I really do love getting first. The thrill, the rush, time slows down to a screeching halt, as the butterflies in my stomuch feed off my anxiety. How is it possible that ME, ME could be chosen to be first. Was it fate? or simply concideince? Was this just millions years of actions and evolution building up to this one point, the chances of everything happening so perfect almost impossible. Have I been chosen by a higher power? Does he want me for greater things? Is this only the begining, am I to be first agian, am I to try to be 1st, 2nd, 3rd even last? My p3nis stands erect throbbing with pleasure, my n1pples harden as they cover in sweat, my bossoms heaving in and out as if following along with time, each heav meeting pefectly the time of the seconds on a clock, almost as if my heaving bossom is my clock, beating with pleasure. Was the heaving bossom the blue-print for the first clock, or have our bodies changed to meet the seconds on a clock, so no second in life is wasted without pleasure. What is the meaning of life, if not to say “first” if there is a god, I am sure he said “first, I shall create….” or maybe just “first”. God make me more like thee, I shall shout first on every mountian top and the world will know that you are the lord thy god, and that you are the first and last omega, and that i am first on listverse. If darwin is right, let it be known that this is the survival of the species, that he who is not first is possibly last and could wither and die. Was I a clam once? did I grow legs and arms, walk from the ocean create civilizations, fight, conquere, live, and die just to live this one moment of being first.

        Do you understand now?

        • So, it’s kind of like being the first man on the moon? Whew! Thanks, Obi-Wan. Hahahahahahahaha

        • Shinra42

          And kids, this is why you should stay away from meth ^

        • Yo. YO!

          Uh, yeah, what he said.

        • Elle Divarquez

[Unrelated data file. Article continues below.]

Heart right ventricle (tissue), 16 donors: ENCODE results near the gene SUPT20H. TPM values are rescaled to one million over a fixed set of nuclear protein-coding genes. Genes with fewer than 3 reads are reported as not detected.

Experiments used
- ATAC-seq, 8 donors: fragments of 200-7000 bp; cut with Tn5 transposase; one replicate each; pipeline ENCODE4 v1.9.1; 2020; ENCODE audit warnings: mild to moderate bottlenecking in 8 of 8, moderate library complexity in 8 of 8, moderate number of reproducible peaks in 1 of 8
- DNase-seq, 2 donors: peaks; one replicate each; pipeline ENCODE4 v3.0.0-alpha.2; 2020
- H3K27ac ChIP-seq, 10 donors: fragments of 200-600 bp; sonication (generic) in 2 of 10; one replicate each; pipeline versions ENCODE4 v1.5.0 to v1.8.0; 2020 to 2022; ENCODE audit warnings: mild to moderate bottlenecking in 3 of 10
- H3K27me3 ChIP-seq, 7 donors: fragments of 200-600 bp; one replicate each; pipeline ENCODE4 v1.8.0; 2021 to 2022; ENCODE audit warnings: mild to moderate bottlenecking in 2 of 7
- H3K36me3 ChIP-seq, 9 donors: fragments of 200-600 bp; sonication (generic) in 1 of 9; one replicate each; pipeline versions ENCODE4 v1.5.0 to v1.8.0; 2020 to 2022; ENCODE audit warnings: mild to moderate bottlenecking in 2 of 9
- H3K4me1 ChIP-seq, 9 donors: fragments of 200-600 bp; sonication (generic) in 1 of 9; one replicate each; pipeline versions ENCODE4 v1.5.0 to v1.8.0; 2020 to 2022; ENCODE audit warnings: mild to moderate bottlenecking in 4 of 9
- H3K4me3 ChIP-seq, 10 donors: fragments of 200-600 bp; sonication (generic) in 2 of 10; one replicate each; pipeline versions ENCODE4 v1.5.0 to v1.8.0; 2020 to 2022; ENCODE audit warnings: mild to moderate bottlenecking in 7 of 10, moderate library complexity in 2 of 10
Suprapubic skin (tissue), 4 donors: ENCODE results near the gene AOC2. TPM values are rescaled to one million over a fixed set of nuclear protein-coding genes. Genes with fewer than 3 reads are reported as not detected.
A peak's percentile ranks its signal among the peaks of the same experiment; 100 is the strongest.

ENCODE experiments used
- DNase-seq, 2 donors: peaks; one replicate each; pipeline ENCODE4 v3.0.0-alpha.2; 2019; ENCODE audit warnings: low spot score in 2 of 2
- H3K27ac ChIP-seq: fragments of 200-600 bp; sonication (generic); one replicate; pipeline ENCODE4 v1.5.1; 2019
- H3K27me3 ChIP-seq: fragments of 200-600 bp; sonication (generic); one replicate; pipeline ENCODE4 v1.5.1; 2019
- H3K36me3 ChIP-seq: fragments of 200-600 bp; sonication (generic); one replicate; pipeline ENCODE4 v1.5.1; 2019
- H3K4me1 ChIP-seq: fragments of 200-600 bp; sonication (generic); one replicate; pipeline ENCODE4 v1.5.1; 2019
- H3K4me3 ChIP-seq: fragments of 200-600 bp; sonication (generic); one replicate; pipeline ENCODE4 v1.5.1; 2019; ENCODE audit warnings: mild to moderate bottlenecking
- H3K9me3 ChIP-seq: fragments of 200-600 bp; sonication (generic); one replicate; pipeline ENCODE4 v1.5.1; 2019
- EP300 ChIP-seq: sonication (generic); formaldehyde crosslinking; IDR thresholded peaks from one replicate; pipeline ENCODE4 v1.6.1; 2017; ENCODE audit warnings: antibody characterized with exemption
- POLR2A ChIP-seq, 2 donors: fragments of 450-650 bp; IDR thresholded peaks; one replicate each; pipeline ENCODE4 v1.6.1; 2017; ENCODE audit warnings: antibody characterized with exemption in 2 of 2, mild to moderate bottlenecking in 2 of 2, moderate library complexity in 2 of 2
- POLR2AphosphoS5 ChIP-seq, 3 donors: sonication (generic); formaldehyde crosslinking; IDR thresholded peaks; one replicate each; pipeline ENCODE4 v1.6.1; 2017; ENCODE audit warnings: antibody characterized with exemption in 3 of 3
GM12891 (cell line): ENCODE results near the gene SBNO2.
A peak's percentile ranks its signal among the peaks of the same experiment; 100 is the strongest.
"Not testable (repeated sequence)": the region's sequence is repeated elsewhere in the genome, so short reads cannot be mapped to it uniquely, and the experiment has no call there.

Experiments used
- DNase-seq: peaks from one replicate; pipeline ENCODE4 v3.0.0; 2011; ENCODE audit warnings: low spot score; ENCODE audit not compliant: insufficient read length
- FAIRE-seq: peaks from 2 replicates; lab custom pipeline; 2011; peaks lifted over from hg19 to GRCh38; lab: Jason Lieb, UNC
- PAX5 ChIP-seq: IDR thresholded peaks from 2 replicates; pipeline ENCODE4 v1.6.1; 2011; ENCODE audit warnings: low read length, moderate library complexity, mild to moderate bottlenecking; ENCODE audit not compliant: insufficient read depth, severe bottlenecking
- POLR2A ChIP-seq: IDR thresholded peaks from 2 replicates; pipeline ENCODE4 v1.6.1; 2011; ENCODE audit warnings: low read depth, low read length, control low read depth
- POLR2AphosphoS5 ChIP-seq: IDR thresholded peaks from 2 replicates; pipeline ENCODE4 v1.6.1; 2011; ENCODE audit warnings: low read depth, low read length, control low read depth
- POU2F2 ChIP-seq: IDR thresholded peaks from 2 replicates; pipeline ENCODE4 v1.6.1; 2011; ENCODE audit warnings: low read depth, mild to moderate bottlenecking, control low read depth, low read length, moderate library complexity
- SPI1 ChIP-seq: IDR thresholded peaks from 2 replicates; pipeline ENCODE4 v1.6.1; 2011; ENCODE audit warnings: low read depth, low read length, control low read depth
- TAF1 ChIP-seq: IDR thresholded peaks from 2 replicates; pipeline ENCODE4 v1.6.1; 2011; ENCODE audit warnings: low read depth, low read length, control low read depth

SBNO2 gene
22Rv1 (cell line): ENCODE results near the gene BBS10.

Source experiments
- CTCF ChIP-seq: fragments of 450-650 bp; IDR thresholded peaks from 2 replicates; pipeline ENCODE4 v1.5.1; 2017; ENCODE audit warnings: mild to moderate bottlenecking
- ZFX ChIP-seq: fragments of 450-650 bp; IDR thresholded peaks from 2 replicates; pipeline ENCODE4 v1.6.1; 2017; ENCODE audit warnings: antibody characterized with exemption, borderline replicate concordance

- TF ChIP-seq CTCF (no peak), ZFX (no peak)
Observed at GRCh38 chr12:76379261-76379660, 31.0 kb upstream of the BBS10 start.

For a Grammarnazi there sure are alot of errors on this post!

  • Ozzy

    I definitely agree with Kate Winslet, Julianne Moore and Toni Collette but Natatlie Portman in V for Vendetta?!…………. Are you serious?! I for one don’t believe shaving your head for a greatly underwhelming movie entitles you to an Oscar.

    • wowantonlavey

      I agree with all that but would add Scarlett Johansson to the big time agree list. She was bloody brilliant in an out standing movie.
      V for vendetta was under whelming at the best points and portman was just awful.

      • Absolutely.

        I’m sure there were more deserving candidates who missed out over the past fifteen years than Portman, right?

        • Lidia

          Dear Roger, I am one of Elzbieta’s Polish friends. We are tnnhkiig of making a documentary about her life in America. Would you be willing to grant us an interview if the project gets the green light?My idea is to show, she has left an impact on American artists, not just the Poles.Best wishes,Maria Konwicka

      • Ozzy

        I definitely agree with Johansson, Lost In Translation is an excellent movie in its self. I agree with pretty much every entry except Portman. Winslet, Moore and Collette were just my favourites.

    • On the other hand, she did inspire Darth Vader to yell “NOOOOOOOOOOO!!!!!!”

      He must’ve seen a screener of VfV.

      • GrammerNazi

        Why am I not on this list. My “oscar” is short and snuby.

        • RoMacdaddy

          “grammer”? Surely you mean “grammar”? Maybe you should consider retraining as a spelling Nazi? :*)

          • Fred

            your knew here, aren’t you?

  • dizit

    Another good list, Eric. Both the male list and this one are well thought out and nicely put together.
    There are always going to be roles which deserve a nomination but are passed over because there are only a small number of nominations available (usually 5). Making those choices is difficult.

  • Mitchell

    I’m sure Kiera Knightly was their first choice.

  • Ellen Burstyn (2000) in Requiem for a Dream. For some reason, Julia Roberts was given the Best Actress award for flashing cleavage in Erin Brockovich. Burstyn’s role was demanding, physically hard and looked to be emotionally draining. But when the voters decide anyone who “bravely plays against character deserves the nod”, it was never going to be about real acting. Here’s a tip – watch Requiem and tell me I’m wrong.